In Foodheim, a new cookbook by comedian Eric Wareheim and TASTE contributor Emily Timberlake, Wareheim shares a technique for cooking the whole fish of your choice on a grill, swaddled in fig leaves. It’s a trick he picked up during the pandemic, when chef Chris Kronner started selling restaurant-quality seafood by delivery in the Los Angeles area.

Maggie Hoffman, the digital director of Epicurious, tells me that the idea of cooking a whole fish has become more appealing to her lately. “In part, it was a yearning for that dramatic restaurant-style presentation at home during the pandemic, but then, of course, you get the hang of it and realize it’s such an easy way to get impressive flavor,” she says. “If you’re buying good fish, there’s no reason you can’t cook one that’s every bit as delicious as what you’d have in a restaurant.”

“Also, cooking stuff with its own bones tastes better.”

Portland chef and restaurateur Gregory Gourdet is a huge proponent of cooking fish whole, and his debut cookbook, Everyone’s Table, which came out earlier this year, contains no less than three recipes. “I definitely think some people are intimidated by cooking a whole fish, but all around the world, many cultures thrive on whole fish cookery as an everyday staple,” he says.

As Gourdet points out, whole fish cost less per pound than pre-butchered parts. And, you get to maximize the surface area of crispy skin while minimizing the little bits of tender meat around the collar and the tail that might otherwise wind up going to waste. Plus, there’s opportunity for flavoring the fish from the inside out, by stuffing the cavity with citrus and herbs and rubbing the skin with seasoning.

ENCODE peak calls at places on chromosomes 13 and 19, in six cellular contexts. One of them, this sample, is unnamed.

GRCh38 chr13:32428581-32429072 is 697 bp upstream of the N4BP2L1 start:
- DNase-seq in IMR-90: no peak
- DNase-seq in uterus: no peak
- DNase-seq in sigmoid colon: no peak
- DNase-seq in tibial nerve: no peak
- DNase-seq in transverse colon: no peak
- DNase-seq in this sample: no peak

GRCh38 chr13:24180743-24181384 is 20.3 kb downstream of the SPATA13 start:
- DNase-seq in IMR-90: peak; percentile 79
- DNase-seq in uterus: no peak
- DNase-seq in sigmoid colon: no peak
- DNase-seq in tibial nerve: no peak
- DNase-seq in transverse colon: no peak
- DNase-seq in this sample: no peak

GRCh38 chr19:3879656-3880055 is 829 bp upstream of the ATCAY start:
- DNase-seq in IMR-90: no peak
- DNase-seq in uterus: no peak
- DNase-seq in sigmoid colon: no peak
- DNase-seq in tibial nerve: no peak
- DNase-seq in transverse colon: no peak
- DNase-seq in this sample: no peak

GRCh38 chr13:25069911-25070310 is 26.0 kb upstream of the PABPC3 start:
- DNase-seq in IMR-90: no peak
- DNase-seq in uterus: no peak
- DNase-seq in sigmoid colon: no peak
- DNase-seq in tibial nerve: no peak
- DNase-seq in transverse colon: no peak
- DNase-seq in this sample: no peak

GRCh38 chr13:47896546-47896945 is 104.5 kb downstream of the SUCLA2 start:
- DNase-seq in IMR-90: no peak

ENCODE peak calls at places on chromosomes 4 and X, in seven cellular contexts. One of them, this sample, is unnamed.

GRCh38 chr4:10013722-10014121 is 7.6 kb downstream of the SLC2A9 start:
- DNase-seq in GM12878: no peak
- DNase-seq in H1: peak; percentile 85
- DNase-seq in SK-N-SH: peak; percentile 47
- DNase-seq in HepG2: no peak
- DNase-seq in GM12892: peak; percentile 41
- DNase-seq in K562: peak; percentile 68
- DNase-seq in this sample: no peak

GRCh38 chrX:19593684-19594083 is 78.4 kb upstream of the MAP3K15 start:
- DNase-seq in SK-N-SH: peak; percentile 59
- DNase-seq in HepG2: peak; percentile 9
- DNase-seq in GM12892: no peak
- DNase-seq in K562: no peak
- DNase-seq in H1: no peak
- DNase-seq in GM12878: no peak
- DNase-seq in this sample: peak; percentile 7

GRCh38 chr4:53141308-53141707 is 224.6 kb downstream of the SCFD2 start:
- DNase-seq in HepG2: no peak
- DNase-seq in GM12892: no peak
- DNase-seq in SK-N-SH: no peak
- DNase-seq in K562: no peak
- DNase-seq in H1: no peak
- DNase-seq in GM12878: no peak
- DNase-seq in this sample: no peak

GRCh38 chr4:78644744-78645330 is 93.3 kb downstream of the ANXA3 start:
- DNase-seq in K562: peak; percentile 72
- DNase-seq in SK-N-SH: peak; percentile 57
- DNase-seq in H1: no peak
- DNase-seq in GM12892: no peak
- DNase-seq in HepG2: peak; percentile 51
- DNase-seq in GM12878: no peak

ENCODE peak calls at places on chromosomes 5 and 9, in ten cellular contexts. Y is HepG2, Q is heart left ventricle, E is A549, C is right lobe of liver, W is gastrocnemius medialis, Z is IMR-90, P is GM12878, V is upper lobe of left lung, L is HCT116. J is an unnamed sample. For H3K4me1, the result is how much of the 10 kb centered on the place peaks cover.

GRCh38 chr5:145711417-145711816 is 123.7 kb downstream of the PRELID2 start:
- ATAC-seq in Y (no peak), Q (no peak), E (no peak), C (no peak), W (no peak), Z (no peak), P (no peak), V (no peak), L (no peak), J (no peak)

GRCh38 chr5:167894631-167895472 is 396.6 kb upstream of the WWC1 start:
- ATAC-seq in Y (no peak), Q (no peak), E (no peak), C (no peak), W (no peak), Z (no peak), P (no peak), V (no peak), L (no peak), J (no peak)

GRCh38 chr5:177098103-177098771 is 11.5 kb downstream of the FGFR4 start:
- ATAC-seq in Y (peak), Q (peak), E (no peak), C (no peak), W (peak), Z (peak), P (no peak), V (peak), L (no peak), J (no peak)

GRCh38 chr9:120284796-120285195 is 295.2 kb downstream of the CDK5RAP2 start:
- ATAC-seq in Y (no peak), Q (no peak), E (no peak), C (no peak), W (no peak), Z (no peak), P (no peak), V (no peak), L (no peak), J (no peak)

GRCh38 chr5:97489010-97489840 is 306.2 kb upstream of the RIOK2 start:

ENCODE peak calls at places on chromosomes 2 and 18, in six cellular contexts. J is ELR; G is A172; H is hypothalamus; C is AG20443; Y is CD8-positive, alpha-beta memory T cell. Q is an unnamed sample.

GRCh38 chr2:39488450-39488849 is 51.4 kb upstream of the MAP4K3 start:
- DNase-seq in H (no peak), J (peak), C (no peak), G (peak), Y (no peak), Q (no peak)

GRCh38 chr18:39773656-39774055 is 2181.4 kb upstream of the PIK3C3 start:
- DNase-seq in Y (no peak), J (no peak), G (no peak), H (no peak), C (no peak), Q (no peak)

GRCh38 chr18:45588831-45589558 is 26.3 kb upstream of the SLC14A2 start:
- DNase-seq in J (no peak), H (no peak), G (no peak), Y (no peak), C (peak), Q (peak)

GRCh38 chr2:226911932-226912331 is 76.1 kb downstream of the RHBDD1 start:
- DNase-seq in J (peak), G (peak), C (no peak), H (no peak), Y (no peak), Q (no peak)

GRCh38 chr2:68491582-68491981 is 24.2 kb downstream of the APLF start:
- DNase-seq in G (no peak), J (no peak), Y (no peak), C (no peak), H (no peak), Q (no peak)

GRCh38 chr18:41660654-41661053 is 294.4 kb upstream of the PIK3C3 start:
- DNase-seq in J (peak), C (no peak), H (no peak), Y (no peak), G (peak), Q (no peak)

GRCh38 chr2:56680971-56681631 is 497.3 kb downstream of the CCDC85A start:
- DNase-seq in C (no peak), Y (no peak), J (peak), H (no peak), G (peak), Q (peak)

“Also, cooking stuff with its own bones tastes better,” says Francis Lam, Clarkson Potter’s editor in chief. “I don’t know if that’s a fact, but I know it’s a fact that I’ve been told my entire cooking life, so I just take it as gospel.”

Niland confirms Lam’s assumption: “There are obvious benefits to cooking a whole fish over a fillet. There is greater retention of moisture and size. There is also minimal labor in baking and consuming a whole fish, and it has the potential of carrying a list of different flavors in the cooking.” His newest book, Take One Fish, contains recipes for salt-and-vinegar grilled coral trout, and for snapper baked in salt pastry that’s been patterned to look like fish scales. For any first-time whole fish cooks, Niland recommends the salt pastry route as an easy approach with a big payoff.

“The reason I love roasting a whole fish—and why we should all be doing it more often—is it’s almost impossible to mess it up,” says Elsass. “Fish naturally has fatty skin and a skeletal structure that is rich in gelatin, which, in plain English, translates to ‘insane flavor and impossibly moist.’ Even if you accidentally go a few minutes over, you’re guaranteed that bite after perfectly flaky bite is still waiting for you inside.”

Lead photo by Julia Stotz, excerpted from Foodheim. Second photo by Lauren Volo, excerpted from Tasty Over the Top.